January 9, 2008 feature
How We Localize Surround Sound
You're walking down a busy street, with cars and buses driving past and bits of conversations reaching your ears, when you hear someone call your name. You turn about 60 degrees to your left and look up to the second floor window of a building about 100 meters away, to exactly the spot where a friend is waving.
The ability of humans and other animals to pinpoint the location of sound sources is remarkably good, scientists say. Since the early 1900s, many studies have been performed on the underlying physical mechanisms of how animals’ ears can determine “directional sound.”
In a recent study and review, scientists Axel Michelsen and Ole Naesbye Larsen from the University of Southern Denmark have offered a quantitative analysis of how animals like insects and small birds can localize the direction to sound sources. These animals are too small to take advantage of the directional cues used by humans (changes with direction of the sound pressure and time of arrival of sound at the ears). However, the results of the study, which is published in a recent issue of Bioinspiration and Biomimetics, could have important implications for humans, as well.
“We now have an understanding of the physics of these hearing systems, and can make quantitative predictions that can be tested in experiments,” Michelsen told PhysOrg.com.
In order to determine where a sound is coming from, animals can use information based on the differences between two ears (called “binaural” cues) or information, such as from the shape, of a single ear (called “monaural” cues). Michelsen and Larsen explain that many smaller non-mammalian animals compute the azimuth (horizontal plane) of sound sources using binaural cues with ears that receive sound at both the outer and inner surface of the eardrum, which is called “pressure difference reception.”
Birds and grasshoppers are some of the small animals that can use pressure difference reception, which is characterized by having two ears that are connected by an air tunnel through the animal’s body. As the sound travels between ears through the animal’s body, each eardrum is activated by different sounds at its outer and inner surface that help the animal determine the source of the sound. For example, the ear facing more toward the sound source vibrates with a larger amplitude than the eardrum facing away. As the researchers emphasize, both sound transmission through the body and binaural cues help the animal localize sound.
Although scientists know the general mechanisms responsible for sound localization, the difficulty of performing experiments with animals in non-interfering environments makes a detailed model elusive. Michelsen and Larsen explain that scientists are still far from understanding certain components of directional hearing, such as the physics of sound transmission through channels in the body, and how an animal’s habitat influences its hearing mechanisms.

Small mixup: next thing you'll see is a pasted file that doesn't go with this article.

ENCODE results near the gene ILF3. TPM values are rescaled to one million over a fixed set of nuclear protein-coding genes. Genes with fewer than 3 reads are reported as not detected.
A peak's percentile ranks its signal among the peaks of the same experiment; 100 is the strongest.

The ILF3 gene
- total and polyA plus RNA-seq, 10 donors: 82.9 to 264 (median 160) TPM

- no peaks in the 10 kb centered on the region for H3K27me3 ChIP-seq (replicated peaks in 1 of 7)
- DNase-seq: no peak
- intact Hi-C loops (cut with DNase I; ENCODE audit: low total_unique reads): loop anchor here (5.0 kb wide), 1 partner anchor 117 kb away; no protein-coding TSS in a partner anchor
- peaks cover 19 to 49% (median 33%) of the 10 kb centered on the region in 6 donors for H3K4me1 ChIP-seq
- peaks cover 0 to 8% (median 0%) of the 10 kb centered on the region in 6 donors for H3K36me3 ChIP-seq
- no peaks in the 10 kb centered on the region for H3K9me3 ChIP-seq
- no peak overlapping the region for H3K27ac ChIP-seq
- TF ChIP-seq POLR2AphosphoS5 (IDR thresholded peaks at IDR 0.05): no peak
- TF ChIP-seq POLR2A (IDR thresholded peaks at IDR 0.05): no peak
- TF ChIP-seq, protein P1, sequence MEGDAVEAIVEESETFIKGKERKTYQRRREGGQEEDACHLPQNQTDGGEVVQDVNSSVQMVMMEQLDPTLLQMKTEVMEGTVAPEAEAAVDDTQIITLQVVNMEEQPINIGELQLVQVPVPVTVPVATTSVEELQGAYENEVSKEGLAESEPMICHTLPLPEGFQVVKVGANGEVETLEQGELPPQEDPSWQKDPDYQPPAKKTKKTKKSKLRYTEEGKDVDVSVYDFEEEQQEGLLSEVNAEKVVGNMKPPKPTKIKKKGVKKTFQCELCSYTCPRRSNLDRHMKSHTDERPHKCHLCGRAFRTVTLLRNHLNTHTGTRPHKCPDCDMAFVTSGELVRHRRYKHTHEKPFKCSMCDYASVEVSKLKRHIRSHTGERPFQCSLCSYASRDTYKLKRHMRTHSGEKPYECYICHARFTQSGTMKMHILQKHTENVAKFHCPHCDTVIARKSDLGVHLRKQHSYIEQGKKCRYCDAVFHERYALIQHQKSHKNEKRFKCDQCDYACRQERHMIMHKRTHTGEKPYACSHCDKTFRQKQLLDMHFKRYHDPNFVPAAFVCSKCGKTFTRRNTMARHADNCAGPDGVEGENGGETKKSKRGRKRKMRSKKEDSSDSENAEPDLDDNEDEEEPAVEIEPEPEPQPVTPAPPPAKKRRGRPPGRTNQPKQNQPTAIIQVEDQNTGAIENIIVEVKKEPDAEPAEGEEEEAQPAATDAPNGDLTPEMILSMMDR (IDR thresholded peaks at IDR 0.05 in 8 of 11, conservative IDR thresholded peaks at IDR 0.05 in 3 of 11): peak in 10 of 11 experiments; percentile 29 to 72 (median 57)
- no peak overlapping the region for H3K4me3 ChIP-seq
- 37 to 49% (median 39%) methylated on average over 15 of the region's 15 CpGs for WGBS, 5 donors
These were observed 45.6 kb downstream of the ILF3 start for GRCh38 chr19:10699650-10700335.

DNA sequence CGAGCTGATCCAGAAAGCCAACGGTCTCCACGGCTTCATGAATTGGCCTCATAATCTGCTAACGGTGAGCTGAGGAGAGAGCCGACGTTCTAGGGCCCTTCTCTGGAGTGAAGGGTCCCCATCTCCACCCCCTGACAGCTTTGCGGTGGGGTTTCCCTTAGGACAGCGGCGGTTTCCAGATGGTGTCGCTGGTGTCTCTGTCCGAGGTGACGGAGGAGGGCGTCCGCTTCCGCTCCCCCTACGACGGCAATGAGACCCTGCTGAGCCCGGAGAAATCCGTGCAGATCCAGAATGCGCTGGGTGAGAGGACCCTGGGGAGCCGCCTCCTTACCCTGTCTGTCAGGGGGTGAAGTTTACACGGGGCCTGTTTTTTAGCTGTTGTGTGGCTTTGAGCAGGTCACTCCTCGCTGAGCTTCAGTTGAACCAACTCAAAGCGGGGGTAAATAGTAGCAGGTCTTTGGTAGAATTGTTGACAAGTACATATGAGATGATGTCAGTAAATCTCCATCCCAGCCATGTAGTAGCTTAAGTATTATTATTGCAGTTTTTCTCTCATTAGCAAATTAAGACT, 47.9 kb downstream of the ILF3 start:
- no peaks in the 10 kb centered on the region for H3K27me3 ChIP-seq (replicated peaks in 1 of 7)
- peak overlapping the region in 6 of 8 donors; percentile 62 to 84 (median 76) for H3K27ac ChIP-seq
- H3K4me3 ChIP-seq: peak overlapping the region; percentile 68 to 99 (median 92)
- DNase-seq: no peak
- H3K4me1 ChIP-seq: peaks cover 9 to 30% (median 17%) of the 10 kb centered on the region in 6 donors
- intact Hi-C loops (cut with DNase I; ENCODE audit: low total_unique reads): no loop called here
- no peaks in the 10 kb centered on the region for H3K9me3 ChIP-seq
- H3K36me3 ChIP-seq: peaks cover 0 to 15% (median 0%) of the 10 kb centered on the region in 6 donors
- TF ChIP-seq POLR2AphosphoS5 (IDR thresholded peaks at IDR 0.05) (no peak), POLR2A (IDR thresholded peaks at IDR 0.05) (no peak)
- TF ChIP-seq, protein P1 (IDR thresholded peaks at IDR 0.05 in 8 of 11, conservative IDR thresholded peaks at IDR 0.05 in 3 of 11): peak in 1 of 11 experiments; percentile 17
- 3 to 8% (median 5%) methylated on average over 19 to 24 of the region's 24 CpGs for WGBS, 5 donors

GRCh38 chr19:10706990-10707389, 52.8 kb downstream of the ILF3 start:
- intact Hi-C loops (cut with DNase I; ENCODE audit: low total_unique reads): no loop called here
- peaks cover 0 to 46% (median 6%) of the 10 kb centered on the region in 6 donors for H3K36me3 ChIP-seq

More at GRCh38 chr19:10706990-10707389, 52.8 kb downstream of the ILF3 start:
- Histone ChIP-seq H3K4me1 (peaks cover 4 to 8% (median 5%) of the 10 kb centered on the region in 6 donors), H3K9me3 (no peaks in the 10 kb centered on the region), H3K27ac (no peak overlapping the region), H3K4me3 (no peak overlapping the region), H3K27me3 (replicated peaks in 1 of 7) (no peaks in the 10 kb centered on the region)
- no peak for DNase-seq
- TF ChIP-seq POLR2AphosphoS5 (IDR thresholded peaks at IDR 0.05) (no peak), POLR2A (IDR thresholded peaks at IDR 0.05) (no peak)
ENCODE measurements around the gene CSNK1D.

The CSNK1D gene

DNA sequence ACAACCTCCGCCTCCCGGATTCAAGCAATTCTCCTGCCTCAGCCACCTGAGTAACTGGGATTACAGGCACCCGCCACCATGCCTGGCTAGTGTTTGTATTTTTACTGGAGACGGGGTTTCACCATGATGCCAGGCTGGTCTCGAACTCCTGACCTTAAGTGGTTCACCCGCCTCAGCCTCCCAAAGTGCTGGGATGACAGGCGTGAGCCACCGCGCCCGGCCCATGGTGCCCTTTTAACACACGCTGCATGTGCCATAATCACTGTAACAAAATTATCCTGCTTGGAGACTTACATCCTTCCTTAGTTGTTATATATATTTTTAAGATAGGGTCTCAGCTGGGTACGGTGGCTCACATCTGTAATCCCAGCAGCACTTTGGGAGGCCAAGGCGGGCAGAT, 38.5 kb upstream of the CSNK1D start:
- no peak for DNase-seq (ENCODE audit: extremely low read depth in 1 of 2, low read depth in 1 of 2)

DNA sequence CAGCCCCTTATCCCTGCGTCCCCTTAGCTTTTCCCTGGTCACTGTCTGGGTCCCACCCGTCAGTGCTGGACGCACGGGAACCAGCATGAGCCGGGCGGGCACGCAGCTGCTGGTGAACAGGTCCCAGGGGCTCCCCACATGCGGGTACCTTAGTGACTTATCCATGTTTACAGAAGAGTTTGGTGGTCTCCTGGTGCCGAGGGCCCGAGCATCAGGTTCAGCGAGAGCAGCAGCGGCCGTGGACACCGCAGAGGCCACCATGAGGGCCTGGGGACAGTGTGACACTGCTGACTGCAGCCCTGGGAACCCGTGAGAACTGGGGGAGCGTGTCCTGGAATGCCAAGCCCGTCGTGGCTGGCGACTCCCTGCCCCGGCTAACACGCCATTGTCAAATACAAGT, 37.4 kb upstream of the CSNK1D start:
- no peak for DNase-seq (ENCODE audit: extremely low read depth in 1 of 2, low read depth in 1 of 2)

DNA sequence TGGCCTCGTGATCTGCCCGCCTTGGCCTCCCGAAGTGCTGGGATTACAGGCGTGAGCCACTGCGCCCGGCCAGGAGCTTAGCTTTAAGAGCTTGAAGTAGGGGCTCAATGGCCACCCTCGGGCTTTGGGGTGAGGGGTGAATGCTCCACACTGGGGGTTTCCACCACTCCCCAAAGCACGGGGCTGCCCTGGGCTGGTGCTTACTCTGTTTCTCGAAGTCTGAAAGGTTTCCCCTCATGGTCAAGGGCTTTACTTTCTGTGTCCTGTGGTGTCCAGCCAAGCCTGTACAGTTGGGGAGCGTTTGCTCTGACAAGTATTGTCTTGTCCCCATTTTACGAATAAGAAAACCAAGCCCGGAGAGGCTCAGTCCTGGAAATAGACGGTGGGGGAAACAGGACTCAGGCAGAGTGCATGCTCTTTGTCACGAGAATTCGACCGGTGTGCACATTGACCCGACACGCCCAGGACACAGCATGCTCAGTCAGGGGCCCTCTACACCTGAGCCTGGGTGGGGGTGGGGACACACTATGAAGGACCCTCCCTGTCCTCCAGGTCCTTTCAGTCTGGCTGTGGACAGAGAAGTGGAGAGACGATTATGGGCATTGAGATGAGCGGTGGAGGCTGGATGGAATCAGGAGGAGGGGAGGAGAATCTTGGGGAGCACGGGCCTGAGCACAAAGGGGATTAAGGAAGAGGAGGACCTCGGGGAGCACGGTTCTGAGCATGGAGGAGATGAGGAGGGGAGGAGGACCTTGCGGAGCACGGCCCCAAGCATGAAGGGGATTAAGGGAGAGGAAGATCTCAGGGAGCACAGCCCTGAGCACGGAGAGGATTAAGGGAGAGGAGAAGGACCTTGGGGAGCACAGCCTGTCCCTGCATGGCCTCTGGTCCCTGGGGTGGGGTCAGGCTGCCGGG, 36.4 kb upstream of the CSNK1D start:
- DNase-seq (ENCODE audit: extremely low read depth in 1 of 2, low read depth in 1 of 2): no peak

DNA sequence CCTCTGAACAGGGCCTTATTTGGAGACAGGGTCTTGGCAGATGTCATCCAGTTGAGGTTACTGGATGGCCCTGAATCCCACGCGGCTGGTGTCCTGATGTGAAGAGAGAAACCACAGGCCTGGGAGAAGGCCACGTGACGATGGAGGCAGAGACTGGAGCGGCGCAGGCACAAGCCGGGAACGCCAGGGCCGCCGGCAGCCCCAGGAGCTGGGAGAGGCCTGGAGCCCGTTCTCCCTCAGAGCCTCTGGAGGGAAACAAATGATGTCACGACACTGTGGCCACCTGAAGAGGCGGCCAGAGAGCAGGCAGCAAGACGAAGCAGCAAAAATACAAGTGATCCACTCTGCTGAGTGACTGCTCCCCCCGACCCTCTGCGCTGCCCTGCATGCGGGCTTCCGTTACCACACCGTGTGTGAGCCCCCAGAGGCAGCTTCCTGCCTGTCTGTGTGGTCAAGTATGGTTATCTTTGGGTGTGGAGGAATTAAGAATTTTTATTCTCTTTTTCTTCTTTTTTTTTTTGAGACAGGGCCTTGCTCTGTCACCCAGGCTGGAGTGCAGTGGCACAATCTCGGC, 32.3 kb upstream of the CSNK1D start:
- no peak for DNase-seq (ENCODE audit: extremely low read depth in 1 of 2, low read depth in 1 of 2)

“What is needed now is to get a much better understanding of directional hearing in the natural habitats, where thick vegetation, etc., degrade sounds,” Michelsen said.
Humans, on the other hand, use a different type of sound receiver, one that uses simply “pressure reception.” In human ears, only the outer surface is exposed to sound, and an opening (the Eustachian tube) allows an equalization of pressure, but doesn’t allow sound to enter the middle ear. While humans with normal hearing have a surprisingly good ability to determine sound origins, individuals who use hearing aids often have only a very limited ability to localize sounds.
But, as Michelsen and Larsen explain, using techniques from pressure difference reception, like the birds and grasshoppers have, may improve the sound localization ability of human hearing aids. One possibility is to let the hearing aids in the two ears exchange information by means of radio signals, which enhances the binaural and time cues in both ears, and thereby helps a user determine the direction of a sound. As Michelsen explains, the ability to determine the source of sound is not just a luxury, but often a necessary survival skill.
“Praying mantids flying at night can hear the cries of hunting bats, but not determine the direction to the bats,” Michelsen said. “It probably means that more mantids get eaten by bats than would have been the case if their hearing system had been equipped with pressure difference reception.”
Much more information remains to be learned about directional hearing in different animals. From frogs, which hear with their lungs and mouth, to crickets, which have ears on their front legs just below the knee, the ability to hear is complex and can offer a deeper understanding of nature’s remarkable acoustic abilities.
More information: Michelsen, Axel, and Larsen, Ole Naesbye. “Pressure difference receiving ears.” Bioinsp. Biomim. 3 (2008) 011001 (18pp).
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